"Huh! Bangladesh? What's there to do there?" Crazy ah?
Every single person (10/10 i'm not kidding) had this response when I announced Bangladesh would be my next vacation destination; which actually isn't surprising considering that (most) Singaporeans subscribe to the "herd mentality", flocking like sheep only to popular tourist spots. India, perhaps some of the more advernturous Singaporeans might travel to for vacation, but Bangladesh? (most) Singaporeans probably think of Bangladesh as a country that exports construction workers who grope young women at countdown parties.
The river is a major livelyhood of many Bangladeshi people.
Nothing could be further away from the truth.
For the sake of our readers who aren't opposed to finding out more about Bangladesh, i'm going to break up this post into the following sections:
- What There Is To Do/See
- How We Got Around
- Food! (it's more than just curry)
- The Experience
What There Is To Do/See
In all honesty, Bangladesh isn't really a "sightseeing" kind of travel destination. What Bangladesh is, is one of the most facinating travel experiences (I don't know if "sheepy" Singaporeans can relate to that) that's changed the way i'll ever view another holiday again.
The 100 year old Rocket Steamer is without a doubt, the most amazing cruise experience i've ever been on. EVERYONE should experience it. The Rocket is more than just an experience; it's an ADVENTURE.
In fact, I was so taken with it that I dedicated an ENTIRE POST just on the Rocket Steamer! (If you're only planning to read one thing, THIS has got to be it)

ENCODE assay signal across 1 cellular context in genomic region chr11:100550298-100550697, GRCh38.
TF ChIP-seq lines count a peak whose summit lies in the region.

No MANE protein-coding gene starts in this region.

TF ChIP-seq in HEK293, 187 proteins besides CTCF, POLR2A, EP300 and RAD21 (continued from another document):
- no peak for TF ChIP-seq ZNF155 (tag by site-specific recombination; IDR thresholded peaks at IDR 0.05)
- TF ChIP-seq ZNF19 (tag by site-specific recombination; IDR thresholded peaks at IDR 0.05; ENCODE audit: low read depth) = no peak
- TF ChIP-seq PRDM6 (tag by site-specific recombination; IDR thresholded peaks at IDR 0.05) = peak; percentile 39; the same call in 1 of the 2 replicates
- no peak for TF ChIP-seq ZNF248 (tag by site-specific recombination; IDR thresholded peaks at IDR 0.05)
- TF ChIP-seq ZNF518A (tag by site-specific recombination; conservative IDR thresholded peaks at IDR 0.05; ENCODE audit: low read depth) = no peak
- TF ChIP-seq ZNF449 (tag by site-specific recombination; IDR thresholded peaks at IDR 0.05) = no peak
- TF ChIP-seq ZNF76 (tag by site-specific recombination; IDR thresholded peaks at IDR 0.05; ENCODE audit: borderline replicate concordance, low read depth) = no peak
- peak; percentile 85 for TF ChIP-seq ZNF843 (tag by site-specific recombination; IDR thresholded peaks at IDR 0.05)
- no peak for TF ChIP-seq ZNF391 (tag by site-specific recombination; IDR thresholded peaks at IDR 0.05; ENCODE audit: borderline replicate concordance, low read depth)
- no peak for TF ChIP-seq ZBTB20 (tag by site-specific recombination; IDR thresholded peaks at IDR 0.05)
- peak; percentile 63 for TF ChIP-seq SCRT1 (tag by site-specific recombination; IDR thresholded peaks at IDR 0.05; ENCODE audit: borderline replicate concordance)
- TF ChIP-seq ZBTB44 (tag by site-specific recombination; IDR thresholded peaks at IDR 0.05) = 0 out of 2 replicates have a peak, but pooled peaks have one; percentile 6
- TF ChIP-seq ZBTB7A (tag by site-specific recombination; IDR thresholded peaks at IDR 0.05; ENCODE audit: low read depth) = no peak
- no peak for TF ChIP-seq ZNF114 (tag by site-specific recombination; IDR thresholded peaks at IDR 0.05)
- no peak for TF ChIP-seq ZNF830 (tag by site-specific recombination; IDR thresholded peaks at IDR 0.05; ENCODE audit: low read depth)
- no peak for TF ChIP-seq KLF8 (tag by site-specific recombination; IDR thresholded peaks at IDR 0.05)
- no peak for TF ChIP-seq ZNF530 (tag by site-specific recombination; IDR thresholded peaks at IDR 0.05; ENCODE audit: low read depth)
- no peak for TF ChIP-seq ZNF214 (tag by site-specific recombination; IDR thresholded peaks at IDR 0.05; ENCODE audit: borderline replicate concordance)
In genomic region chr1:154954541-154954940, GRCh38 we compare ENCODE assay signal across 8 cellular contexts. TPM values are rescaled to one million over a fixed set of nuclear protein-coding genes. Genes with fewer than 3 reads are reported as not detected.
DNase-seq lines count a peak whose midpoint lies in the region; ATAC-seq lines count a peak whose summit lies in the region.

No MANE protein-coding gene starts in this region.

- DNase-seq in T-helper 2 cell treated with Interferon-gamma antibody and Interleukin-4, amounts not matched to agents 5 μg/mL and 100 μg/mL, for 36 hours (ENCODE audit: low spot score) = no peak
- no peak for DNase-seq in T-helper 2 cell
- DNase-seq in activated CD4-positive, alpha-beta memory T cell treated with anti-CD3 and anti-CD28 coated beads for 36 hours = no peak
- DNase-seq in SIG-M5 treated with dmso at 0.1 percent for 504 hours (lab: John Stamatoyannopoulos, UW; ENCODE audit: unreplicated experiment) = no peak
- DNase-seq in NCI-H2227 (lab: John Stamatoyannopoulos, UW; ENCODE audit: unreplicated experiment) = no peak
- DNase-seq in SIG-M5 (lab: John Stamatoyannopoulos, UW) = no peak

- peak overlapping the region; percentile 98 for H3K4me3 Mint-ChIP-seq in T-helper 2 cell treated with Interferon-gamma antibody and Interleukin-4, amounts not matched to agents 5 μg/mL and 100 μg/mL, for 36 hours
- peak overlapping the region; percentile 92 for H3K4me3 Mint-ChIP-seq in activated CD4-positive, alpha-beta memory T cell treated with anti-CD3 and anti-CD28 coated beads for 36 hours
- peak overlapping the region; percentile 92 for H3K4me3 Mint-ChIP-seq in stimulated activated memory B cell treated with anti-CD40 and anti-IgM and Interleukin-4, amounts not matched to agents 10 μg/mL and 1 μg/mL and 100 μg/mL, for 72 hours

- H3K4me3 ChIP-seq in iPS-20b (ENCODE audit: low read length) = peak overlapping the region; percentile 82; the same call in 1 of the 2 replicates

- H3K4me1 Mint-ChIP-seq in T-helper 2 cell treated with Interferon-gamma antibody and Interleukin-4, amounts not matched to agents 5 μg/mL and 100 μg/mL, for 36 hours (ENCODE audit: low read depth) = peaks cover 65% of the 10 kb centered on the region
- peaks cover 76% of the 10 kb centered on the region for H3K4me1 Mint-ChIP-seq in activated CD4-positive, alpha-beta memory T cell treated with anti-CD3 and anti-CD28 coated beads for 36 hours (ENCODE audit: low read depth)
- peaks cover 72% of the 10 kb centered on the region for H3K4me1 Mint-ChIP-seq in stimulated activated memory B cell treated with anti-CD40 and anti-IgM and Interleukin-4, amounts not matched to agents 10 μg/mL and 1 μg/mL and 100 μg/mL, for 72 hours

The view of the sunrise from "The Rocket"
Picture of our 1st Class Cabin from Nijhoom.com as it's better than the one I have. They should thank me for the free publicity though
The Rocket Steamer at the dock
As an extention to the river experience via the Rocket Steamer, you may choose to embark on an adventure in the Sundarbans to spot the Bengal Tiger. An African safari is the in thing among Singaporeans nowadays isn't it? (oops. Iceland is the Sheepiest trend this days. My bad) Why not a Tiger spotting adventure then?
Image credit: weeklysciencequiz.blogspot.com. Tiger spotting in the Sundarbans
For lovers of architecture & museums, Ahsan Manzil, also known as the Pink Palace, in Old Dhaka, is where you want to be. The gardens of the palace are a getaway for locals who just want to chill and have picnics away from the hustle and bustle of work.
In the gardens with the "Pink Palace" in the background
You can see the locals having their picnics or simply taking a nap in the gardens to pass the day away.
Old Dhaka (where the Pink Palace is) also offers a glimpse into the everyday life of a typical Bangladeshi. In Singapore, you'd never catch me spending an hour wandering around the port or wet market. Here, I was fascinated.
Just making my way through the crowded port made me feel I was in an old school movie scene. (I'm sure you've come a cross a similar scene) Many curious locals even stopped what they were doing just to follow us around and see what these "foreigners" were up to.
The river is a livelyhood for many a Bangladeshi. Can you spot the Rocket Steamer in the above picture?
Surprisingly, there is NO smell of fish and blood in their markets. For the first time, I actually felt a market was interesting!
Now, one thing I particularly enjoy doing in every city I travel to is having a coffee/beer at a roof top terrance while enjoying a panoramic view. Something like the "One Altitude" or "Kudeta" we have in Singapore.
Roof top view of bar & restaurant at Marina Bay Sands, Singapore
Image credit: randomwander.com
Roof top view of bar & restaurant in Dhaka.
Enjoying the view of Dhaka from above while enjoying a freshly squeezed iced orange juice for 2 SGD! (With Jamie, my travel buddy for our Bangladesh/India adventure)